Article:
When you juice fruits and vegetables you are left with two separate products, the juice and the pulp. While some people argue that most of the nutrients have been extracted and the pulp has no value, I disagree. There are some nutrients left in the pulp, and more importantly practically all of the fiber. Besides fiber, pulp can also add moisture to your dishes. So, if you don’t want to compost your pulp, what else can you do with it?
- Green Bulker: Add it to your morning smoothie to add fiber and nutrients to your morning blend.
- Banana Bread: Use a basic banana bread recipe but substitute a cup of pulp for the bananas.
- Guacamole Pulpamole: Mash half or a whole avocado. Add 1/2 – 1 cup of pulp with a squeeze of lemon or lime, a pinch of sea salt, and mash together.
- Veggie Spread Cream Cheese:1 block of tofu cream cheese and 1 bowl of veggie pulp. Mix in herbs or garlic to spice it up a bit.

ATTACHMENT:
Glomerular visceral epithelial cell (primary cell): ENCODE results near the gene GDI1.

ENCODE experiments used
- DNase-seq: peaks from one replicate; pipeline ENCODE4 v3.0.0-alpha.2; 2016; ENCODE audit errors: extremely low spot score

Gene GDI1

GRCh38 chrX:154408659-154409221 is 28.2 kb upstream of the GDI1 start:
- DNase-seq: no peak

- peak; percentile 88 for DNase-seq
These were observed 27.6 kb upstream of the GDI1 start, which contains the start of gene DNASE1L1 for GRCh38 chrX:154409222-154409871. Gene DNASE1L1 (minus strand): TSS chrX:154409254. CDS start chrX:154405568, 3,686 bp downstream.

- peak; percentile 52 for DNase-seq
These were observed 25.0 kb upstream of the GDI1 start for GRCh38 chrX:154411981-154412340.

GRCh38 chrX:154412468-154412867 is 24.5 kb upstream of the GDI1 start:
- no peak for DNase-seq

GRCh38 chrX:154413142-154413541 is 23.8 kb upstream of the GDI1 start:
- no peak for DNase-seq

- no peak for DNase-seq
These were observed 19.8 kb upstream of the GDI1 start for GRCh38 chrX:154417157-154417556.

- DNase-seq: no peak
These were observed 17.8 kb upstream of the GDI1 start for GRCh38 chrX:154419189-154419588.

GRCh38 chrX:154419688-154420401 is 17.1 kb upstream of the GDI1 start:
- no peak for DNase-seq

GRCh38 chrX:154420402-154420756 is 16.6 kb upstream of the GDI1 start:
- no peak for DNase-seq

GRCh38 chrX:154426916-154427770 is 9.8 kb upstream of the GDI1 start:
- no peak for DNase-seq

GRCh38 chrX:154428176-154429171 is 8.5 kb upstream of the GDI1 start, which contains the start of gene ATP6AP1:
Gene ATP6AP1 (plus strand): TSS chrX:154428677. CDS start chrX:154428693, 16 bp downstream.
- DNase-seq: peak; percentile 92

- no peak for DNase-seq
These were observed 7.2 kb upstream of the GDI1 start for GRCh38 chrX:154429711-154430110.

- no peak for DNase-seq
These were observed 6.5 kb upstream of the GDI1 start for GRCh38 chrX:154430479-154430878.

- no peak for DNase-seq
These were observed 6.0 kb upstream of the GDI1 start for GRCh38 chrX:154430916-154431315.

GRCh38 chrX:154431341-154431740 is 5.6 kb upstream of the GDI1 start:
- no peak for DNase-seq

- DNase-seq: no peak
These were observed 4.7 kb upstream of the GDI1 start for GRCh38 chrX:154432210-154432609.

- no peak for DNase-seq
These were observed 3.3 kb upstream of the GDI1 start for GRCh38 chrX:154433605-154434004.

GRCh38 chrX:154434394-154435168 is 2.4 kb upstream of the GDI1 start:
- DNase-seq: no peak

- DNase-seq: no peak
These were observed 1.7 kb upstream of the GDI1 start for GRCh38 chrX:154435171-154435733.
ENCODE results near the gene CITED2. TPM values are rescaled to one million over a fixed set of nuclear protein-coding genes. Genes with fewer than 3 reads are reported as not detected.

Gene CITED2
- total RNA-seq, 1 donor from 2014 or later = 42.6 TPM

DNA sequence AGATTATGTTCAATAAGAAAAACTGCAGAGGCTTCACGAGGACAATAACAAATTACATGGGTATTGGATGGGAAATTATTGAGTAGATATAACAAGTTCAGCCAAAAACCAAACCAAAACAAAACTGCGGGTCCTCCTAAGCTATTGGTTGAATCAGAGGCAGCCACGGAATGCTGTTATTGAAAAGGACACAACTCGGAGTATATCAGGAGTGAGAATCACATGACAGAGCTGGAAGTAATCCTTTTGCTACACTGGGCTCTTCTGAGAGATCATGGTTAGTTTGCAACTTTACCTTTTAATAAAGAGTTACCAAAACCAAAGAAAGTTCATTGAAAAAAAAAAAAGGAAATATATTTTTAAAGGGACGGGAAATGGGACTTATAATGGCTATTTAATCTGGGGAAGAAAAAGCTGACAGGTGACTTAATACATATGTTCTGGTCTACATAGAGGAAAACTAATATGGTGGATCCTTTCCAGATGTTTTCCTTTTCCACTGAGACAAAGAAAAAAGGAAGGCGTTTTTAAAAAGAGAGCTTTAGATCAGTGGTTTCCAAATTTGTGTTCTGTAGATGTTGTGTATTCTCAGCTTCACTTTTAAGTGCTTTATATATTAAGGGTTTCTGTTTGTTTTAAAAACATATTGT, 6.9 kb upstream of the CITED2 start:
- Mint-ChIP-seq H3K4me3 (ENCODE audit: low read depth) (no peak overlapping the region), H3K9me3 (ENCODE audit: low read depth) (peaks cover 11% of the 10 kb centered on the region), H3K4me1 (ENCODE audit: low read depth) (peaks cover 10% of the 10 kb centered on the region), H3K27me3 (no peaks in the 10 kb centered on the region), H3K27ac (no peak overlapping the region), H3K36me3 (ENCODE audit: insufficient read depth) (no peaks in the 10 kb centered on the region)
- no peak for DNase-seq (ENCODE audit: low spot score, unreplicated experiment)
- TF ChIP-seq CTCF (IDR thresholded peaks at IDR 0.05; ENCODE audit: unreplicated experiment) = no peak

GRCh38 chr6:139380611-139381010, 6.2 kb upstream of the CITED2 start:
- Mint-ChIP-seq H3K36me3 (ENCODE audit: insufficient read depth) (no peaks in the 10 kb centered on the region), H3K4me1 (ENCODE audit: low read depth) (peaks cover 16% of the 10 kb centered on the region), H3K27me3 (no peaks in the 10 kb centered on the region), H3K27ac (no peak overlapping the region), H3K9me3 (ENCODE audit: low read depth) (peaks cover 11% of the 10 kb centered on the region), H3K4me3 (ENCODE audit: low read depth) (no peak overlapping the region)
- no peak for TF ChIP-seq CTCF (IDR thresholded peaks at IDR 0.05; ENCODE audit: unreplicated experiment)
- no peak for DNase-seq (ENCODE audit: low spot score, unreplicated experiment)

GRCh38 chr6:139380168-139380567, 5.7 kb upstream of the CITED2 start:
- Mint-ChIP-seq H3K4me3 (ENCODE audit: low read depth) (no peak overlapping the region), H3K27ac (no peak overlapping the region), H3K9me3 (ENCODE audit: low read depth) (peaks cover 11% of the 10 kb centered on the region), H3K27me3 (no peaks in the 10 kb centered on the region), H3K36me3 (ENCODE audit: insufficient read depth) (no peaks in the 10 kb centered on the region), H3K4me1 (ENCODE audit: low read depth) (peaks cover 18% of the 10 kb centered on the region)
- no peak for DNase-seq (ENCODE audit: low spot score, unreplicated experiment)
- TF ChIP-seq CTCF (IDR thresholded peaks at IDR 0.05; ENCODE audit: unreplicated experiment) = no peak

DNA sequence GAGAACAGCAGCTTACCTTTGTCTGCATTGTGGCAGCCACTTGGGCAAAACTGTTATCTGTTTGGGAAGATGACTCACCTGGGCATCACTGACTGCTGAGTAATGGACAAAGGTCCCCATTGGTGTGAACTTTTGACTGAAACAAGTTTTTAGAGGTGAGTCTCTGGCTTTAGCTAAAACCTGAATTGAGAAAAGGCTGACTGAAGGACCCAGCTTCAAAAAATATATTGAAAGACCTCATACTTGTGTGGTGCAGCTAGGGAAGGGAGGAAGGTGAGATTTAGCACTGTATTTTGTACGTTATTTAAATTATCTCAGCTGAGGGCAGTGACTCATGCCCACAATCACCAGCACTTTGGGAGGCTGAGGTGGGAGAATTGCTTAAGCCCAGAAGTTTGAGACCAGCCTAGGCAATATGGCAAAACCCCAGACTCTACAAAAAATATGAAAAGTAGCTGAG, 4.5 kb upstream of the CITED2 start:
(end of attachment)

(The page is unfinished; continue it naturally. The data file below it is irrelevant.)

- Stew Supplement: Add the pulp to your soups and stews to boost the fiber and nutrient content. I’ve even added it to the red sauce in the family’s lasagna.
- Pasta:For extra fiber, add carrot, kale, beet, or other types of pulp to spaghetti sauce or layer it into a lasagna.
- Veggie Burger Enhancer: Your veggie burgers, veggieloaf, and veggie balls will love the extra moisture that pulp provides. Add it in when mixing other ingredients. Pulp from celery, carrots, or spinach works best.
- Homemade Fruit Roll-Ups: For every one-cup of fruit pulp you have, add one to two teaspoons of honey or agave syrup, and then add water until you have the desired consistency. Place mixture in a dehydrator, or dry in the oven. To dry in your oven, place parchment paper on a cookie sheet about 1/4 inch thick. Dehydrate for 4-6 hours (or until completely dry) at the lowest temperature possible (145F or so)
I’d love to hear your creative ideas for juice pulp. Have you tried something else for your pulp I haven’t thought of? Say hi and share your ideas in the comments section.